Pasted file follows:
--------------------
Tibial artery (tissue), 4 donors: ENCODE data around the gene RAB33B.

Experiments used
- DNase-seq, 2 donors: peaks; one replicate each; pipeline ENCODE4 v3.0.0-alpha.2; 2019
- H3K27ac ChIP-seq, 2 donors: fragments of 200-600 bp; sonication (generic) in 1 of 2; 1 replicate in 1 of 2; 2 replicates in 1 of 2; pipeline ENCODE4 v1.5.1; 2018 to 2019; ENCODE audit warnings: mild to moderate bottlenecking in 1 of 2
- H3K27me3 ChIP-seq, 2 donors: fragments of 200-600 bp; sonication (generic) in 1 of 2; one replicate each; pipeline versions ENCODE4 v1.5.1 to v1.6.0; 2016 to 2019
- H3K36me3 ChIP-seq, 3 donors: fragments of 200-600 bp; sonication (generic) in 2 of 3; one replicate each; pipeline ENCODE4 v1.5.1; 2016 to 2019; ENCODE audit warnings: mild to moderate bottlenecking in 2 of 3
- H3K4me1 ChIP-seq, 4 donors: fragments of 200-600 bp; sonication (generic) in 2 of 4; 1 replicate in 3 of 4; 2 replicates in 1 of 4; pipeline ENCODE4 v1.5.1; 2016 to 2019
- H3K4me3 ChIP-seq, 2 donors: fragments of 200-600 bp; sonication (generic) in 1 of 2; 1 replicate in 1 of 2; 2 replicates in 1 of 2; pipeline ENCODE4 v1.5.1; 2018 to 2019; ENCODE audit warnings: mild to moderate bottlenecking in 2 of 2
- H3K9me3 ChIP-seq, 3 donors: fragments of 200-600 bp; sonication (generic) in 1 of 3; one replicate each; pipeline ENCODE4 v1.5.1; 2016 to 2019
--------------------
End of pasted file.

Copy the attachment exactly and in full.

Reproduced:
Tibial artery (tissue), 4 donors: ENCODE data around the gene RAB33B.

Experiments used
- DNase-seq, 2 donors: peaks; one replicate each; pipeline ENCODE4 v3.0.0-alpha.2; 2019
- H3K27ac ChIP-seq, 2 donors: fragments of 200-600 bp; sonication (generic) in 1 of 2; 1 replicate in 1 of 2; 2 replicates in 1 of 2; pipeline ENCODE4 v1.5.1; 2018 to 2019; ENCODE audit warnings: mild to moderate bottlenecking in 1 of 2
- H3K27me3 ChIP-seq, 2 donors: fragments of 200-600 bp; sonication (generic) in 1 of 2; one replicate each; pipeline versions ENCODE4 v1.5.1 to v1.6.0; 2016 to 2019
- H3K36me3 ChIP-seq, 3 donors: fragments of 200-600 bp; sonication (generic) in 2 of 3; one replicate each; pipeline ENCODE4 v1.5.1; 2016 to 2019; ENCODE audit warnings: mild to moderate bottlenecking in 2 of 3
- H3K4me1 ChIP-seq, 4 donors: fragments of 200-600 bp; sonication (generic) in 2 of 4; 1 replicate in 3 of 4; 2 replicates in 1 of 4; pipeline ENCODE4 v1.5.1; 2016 to 2019
- H3K4me3 ChIP-seq, 2 donors: fragments of 200-600 bp; sonication (generic) in 1 of 2; 1 replicate in 1 of 2; 2 replicates in 1 of 2; pipeline ENCODE4 v1.5.1; 2018 to 2019; ENCODE audit warnings: mild to moderate bottlenecking in 2 of 2
- H3K9me3 ChIP-seq, 3 donors: fragments of 200-600 bp; sonication (generic) in 1 of 3; one replicate each; pipeline ENCODE4 v1.5.1; 2016 to 2019